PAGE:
Organization |
From 2012 to 2014 I organized the Intelligent Systems Colloquium talk series in Tübingen |

In general, I try to make software as available as is practical (sometimes the burdens of maintaining software in public outweighs the benifits). Below are some stuff that is currently available. If you know I have software which could be useful to you, but is not available here, just send me an e-mail and I'll do my best to help you out.

Most of the software used in our papers in articulated tracking / pose estimate / whatever-you-call-it is available at http://humim.org.

The software developed for the NIPS 2012 paper used for regression and dimensionality reduction using multiple metrics can be found at the project website.

**Cholesky-like decomposition of positive semidefinite matrices:** when sampling from a Gaussian with covariance matrix *S* the best solution is generally to perform a Cholesky decomposition *S = R ^{T}R* and multiply isotropic Gaussian samples with

[Matlab code]

I am no longer a post doc at the Max Planck Institute, so this web page is not updated any more. My current employement is at DTU Compute: new web site.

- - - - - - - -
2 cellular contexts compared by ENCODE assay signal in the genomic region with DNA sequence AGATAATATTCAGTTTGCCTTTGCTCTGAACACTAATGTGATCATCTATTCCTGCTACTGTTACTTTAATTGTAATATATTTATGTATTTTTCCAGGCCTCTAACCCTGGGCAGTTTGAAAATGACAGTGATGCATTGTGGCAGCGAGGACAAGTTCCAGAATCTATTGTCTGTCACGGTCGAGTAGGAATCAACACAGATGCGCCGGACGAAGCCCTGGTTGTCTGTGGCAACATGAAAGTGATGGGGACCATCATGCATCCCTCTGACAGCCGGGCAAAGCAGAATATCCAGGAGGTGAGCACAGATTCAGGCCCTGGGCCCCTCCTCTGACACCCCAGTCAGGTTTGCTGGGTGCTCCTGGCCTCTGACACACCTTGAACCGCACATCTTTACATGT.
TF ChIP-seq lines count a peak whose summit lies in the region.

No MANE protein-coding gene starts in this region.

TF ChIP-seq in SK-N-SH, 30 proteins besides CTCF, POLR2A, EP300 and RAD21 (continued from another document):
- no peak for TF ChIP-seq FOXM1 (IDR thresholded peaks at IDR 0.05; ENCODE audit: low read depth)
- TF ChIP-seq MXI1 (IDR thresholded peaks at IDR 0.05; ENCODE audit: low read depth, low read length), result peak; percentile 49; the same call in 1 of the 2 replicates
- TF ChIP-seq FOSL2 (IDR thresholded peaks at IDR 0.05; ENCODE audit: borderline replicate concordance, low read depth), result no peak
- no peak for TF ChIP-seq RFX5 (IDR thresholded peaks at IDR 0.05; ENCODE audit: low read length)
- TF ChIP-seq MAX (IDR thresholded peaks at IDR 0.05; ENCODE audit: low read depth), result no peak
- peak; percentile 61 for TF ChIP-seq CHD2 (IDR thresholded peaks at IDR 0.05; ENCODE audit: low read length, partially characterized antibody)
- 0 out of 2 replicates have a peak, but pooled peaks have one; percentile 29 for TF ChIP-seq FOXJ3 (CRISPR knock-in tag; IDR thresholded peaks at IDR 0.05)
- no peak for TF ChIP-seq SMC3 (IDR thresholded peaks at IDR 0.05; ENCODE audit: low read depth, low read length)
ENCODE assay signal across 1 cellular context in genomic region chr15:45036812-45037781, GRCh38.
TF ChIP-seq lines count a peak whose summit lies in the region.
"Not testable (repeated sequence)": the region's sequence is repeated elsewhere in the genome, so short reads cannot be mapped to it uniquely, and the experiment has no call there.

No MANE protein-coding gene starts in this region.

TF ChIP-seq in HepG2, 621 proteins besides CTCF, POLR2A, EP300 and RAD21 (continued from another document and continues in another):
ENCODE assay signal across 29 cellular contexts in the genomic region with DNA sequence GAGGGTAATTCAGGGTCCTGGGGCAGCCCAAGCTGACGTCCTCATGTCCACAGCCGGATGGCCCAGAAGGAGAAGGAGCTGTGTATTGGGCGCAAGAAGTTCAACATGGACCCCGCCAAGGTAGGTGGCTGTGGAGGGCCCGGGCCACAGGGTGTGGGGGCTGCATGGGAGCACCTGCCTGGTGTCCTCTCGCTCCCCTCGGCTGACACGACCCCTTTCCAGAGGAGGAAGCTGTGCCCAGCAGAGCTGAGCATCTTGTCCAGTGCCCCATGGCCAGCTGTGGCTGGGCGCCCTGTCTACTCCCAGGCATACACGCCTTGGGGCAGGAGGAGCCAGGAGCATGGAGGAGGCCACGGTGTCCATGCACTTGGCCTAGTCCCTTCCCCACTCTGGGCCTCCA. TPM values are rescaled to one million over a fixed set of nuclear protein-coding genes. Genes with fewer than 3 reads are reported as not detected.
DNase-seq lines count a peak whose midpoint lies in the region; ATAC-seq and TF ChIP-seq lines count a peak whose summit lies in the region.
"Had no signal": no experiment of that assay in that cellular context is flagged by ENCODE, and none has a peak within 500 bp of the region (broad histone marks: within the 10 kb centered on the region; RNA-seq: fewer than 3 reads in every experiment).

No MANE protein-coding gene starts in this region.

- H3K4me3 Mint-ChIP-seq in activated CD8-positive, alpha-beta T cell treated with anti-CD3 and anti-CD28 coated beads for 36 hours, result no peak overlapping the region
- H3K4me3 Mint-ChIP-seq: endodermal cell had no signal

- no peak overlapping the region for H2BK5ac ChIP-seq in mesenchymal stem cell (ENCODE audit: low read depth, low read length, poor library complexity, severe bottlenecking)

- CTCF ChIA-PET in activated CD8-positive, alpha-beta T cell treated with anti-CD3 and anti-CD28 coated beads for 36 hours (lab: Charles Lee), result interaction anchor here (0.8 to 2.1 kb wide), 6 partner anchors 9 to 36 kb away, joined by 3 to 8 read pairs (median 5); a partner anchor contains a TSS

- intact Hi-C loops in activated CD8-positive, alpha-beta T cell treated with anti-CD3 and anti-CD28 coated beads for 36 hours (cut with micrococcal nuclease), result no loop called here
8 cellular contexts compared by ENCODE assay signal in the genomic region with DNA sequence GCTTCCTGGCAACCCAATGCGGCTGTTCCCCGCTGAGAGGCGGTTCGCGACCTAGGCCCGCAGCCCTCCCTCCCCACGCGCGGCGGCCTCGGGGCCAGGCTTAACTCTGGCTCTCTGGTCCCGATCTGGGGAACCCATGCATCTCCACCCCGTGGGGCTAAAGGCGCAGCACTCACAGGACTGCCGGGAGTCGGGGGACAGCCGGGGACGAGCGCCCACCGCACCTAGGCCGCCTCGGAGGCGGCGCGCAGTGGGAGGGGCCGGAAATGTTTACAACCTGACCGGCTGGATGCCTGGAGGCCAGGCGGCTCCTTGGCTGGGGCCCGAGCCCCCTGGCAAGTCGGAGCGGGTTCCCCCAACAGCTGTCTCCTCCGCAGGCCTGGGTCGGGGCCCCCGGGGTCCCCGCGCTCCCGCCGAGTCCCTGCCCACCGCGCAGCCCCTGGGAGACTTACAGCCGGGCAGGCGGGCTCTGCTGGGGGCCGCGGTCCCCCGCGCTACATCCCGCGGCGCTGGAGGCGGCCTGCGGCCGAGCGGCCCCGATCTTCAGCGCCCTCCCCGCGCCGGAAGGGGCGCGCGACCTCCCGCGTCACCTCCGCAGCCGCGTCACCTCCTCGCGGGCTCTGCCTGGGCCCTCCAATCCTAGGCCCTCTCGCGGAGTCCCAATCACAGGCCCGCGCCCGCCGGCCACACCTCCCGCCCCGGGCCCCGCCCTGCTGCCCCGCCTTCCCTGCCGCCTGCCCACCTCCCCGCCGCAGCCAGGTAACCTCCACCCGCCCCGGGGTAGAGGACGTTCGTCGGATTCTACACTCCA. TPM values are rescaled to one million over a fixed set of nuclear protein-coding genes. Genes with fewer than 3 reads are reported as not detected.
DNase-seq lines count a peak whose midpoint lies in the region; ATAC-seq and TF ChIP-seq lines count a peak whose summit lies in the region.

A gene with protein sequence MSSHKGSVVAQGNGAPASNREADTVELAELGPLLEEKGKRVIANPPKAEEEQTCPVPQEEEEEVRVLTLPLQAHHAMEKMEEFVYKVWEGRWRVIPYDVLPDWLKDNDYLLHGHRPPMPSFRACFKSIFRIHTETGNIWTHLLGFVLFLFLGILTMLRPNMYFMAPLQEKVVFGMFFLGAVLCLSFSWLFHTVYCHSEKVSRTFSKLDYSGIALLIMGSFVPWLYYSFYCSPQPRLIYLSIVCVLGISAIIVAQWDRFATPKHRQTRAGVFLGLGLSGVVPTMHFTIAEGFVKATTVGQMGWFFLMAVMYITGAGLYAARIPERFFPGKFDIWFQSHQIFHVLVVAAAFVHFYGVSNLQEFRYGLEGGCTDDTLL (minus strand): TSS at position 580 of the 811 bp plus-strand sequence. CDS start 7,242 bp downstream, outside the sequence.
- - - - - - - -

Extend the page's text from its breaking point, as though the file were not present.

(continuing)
*Model what you can; learn the rest*. A simple statement that summarizes my approach to computer vision, machine learning and science in general. I believe that we should always try to incorporate as much known information in our models before learning unknown parameters -- even if that means we have to derive new models from scratch! In practice, my work is mostly concerned with (but not limited to) the following topics:

- Statistics on manifolds;
- Riemannian geometry;
- Human motion, shape and recognition;
- Time series analysis;
- Monte Carlo techniques.

Most naturally occuring phenomena are complex enough to necessitate machine learning as an integral part of building models of said phenomena. However, with machine learning comes a need for large amounts of data, which may be hard to acquire, e.g. due to price and time constraints or simply because the phenomenon is rare in nature. In such cases we rely on expert knowledge to guide the learning scheme. Sadly, our tools for incorporating such knowledge are not very strong: we often resort to add hoc regularization techniques or seek indirect sources of information such as data labels.

I believe we can do better!